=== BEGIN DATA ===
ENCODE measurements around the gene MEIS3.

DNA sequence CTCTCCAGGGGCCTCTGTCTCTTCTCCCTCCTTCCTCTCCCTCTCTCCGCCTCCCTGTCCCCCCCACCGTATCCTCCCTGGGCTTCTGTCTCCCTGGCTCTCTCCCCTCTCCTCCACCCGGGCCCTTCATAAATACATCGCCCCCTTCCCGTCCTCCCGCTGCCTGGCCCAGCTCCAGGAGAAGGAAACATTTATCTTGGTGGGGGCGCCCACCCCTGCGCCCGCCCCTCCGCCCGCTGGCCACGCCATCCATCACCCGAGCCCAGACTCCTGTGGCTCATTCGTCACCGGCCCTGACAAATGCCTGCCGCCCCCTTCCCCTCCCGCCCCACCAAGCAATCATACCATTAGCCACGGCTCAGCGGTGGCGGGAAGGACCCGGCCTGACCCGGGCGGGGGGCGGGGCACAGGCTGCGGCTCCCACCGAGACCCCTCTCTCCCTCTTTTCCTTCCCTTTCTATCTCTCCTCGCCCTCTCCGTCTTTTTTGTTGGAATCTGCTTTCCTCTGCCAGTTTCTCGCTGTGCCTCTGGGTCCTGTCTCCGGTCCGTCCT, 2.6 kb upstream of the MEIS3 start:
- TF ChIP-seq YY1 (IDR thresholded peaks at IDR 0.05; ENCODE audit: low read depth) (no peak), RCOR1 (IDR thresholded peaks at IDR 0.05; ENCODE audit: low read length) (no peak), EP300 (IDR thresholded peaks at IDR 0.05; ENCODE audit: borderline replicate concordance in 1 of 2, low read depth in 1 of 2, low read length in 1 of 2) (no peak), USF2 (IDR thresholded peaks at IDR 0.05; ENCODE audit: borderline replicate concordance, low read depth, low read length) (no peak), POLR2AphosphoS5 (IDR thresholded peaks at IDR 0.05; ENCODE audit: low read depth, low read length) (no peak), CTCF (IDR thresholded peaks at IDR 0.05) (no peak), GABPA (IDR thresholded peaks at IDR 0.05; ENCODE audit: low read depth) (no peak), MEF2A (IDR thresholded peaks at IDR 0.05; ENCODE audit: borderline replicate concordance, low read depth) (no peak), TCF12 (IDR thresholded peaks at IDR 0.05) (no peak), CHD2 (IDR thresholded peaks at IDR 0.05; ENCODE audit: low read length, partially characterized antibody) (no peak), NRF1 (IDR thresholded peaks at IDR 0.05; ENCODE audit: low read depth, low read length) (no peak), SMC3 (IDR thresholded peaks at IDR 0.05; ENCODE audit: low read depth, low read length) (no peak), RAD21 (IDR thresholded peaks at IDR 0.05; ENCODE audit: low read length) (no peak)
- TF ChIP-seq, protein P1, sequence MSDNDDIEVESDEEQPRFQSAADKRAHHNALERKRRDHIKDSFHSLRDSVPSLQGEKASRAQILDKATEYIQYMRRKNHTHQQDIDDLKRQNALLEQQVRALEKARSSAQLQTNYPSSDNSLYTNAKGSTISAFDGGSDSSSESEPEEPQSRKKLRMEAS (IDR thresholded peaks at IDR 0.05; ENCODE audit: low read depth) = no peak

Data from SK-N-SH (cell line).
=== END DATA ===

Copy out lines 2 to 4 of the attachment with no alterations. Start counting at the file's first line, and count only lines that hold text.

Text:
DNA sequence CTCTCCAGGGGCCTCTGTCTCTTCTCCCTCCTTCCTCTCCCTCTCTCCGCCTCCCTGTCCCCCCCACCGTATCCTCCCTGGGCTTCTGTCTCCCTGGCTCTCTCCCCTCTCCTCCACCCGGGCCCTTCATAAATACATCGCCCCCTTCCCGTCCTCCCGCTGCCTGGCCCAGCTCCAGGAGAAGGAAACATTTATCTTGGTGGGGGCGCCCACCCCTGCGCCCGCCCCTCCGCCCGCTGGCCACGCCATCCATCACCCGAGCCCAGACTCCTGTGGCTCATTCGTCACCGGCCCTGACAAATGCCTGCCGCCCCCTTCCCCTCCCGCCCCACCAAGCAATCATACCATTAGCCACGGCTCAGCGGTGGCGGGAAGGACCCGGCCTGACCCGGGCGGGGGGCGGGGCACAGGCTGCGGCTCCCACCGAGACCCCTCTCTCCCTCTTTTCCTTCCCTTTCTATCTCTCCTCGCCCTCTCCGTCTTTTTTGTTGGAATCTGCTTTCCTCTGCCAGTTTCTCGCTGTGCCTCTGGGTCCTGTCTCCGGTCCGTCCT, 2.6 kb upstream of the MEIS3 start:
- TF ChIP-seq YY1 (IDR thresholded peaks at IDR 0.05; ENCODE audit: low read depth) (no peak), RCOR1 (IDR thresholded peaks at IDR 0.05; ENCODE audit: low read length) (no peak), EP300 (IDR thresholded peaks at IDR 0.05; ENCODE audit: borderline replicate concordance in 1 of 2, low read depth in 1 of 2, low read length in 1 of 2) (no peak), USF2 (IDR thresholded peaks at IDR 0.05; ENCODE audit: borderline replicate concordance, low read depth, low read length) (no peak), POLR2AphosphoS5 (IDR thresholded peaks at IDR 0.05; ENCODE audit: low read depth, low read length) (no peak), CTCF (IDR thresholded peaks at IDR 0.05) (no peak), GABPA (IDR thresholded peaks at IDR 0.05; ENCODE audit: low read depth) (no peak), MEF2A (IDR thresholded peaks at IDR 0.05; ENCODE audit: borderline replicate concordance, low read depth) (no peak), TCF12 (IDR thresholded peaks at IDR 0.05) (no peak), CHD2 (IDR thresholded peaks at IDR 0.05; ENCODE audit: low read length, partially characterized antibody) (no peak), NRF1 (IDR thresholded peaks at IDR 0.05; ENCODE audit: low read depth, low read length) (no peak), SMC3 (IDR thresholded peaks at IDR 0.05; ENCODE audit: low read depth, low read length) (no peak), RAD21 (IDR thresholded peaks at IDR 0.05; ENCODE audit: low read length) (no peak)
- TF ChIP-seq, protein P1, sequence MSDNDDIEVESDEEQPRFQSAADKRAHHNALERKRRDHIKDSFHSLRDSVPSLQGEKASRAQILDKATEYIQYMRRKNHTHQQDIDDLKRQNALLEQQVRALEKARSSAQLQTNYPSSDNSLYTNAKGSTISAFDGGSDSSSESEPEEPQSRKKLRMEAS (IDR thresholded peaks at IDR 0.05; ENCODE audit: low read depth) = no peak